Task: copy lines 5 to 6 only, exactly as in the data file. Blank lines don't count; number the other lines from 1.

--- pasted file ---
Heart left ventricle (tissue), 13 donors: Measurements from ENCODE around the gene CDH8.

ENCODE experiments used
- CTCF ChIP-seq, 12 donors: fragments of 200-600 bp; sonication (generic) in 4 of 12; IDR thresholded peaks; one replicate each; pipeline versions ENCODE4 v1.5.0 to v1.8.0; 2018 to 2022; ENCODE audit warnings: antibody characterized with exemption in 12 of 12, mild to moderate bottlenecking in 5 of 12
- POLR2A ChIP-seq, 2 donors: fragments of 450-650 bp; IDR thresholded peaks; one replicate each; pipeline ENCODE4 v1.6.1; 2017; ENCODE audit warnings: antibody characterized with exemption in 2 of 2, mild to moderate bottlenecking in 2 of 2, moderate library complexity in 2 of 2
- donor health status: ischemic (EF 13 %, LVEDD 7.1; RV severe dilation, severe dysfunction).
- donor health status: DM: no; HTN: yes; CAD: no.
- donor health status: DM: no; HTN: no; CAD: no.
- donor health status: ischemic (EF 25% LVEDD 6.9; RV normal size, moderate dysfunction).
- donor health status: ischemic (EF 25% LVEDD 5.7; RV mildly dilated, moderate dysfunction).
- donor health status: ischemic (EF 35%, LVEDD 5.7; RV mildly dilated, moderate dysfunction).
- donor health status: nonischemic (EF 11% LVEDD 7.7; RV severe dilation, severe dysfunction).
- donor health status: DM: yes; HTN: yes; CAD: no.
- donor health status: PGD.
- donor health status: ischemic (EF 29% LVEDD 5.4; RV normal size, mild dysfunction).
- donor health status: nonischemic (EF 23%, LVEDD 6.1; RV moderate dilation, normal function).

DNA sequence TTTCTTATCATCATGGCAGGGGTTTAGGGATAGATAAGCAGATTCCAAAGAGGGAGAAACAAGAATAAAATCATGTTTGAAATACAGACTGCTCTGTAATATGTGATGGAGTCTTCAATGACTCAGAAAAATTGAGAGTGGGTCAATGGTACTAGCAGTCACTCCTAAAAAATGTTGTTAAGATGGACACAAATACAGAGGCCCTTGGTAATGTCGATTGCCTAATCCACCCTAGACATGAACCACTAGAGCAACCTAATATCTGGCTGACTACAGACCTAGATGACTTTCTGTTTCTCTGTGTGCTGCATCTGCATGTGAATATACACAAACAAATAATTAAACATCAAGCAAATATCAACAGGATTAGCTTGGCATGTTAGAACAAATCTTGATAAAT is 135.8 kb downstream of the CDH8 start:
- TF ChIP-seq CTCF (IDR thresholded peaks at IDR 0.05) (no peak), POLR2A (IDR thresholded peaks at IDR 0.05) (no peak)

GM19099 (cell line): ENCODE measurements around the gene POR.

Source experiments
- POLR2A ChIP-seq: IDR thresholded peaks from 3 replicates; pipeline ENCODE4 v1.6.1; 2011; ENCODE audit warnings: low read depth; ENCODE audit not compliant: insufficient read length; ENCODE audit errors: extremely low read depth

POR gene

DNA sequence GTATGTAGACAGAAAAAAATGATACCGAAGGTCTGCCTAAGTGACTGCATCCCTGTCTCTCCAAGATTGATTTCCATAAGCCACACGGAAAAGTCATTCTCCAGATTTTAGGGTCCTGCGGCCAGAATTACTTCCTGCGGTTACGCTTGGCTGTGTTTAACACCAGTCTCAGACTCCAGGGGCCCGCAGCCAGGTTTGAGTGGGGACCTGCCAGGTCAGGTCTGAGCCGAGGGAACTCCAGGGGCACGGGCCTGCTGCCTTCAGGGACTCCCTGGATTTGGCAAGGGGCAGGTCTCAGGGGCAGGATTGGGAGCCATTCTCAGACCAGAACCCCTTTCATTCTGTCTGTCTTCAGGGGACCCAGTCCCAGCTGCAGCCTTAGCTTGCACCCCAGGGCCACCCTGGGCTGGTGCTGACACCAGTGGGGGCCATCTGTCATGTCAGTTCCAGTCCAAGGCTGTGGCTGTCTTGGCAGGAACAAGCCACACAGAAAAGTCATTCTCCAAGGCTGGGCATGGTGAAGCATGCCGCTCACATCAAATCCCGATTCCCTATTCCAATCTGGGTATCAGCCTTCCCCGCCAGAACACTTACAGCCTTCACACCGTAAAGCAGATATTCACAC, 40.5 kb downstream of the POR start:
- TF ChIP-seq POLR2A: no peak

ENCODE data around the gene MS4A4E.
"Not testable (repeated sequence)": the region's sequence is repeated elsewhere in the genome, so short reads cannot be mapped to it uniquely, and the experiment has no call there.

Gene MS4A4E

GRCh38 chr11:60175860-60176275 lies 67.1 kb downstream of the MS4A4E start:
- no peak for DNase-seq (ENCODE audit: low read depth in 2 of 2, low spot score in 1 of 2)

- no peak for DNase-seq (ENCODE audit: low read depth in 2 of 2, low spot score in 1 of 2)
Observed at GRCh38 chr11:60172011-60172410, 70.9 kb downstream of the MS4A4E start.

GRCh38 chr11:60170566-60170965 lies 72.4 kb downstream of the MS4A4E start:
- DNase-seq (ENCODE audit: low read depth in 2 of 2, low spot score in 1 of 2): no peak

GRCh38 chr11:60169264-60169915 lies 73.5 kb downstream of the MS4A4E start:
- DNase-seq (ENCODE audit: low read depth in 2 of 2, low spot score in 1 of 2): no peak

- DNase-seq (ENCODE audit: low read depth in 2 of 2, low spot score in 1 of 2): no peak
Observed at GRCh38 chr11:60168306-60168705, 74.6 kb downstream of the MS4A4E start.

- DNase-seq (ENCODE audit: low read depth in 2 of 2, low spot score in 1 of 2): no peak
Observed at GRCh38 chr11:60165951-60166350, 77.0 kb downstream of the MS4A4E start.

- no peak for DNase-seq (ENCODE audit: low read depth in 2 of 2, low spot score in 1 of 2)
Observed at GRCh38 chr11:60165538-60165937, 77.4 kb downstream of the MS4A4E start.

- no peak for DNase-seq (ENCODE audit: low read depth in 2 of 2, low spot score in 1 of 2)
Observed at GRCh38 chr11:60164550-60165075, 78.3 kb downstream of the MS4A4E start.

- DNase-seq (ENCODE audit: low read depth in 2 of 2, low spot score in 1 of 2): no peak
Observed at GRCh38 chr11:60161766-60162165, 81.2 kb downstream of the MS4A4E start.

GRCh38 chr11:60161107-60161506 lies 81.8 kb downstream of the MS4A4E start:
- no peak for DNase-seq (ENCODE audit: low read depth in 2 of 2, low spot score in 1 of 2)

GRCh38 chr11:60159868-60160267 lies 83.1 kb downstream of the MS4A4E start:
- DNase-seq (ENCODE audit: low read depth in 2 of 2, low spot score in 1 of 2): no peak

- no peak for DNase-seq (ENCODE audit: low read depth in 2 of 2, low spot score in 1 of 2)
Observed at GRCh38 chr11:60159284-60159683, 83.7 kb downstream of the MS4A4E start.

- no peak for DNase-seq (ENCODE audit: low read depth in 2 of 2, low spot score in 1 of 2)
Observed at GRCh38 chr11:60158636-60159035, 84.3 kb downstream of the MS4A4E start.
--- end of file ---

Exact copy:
- donor health status: ischemic (EF 13 %, LVEDD 7.1; RV severe dilation, severe dysfunction).
- donor health status: DM: no; HTN: yes; CAD: no.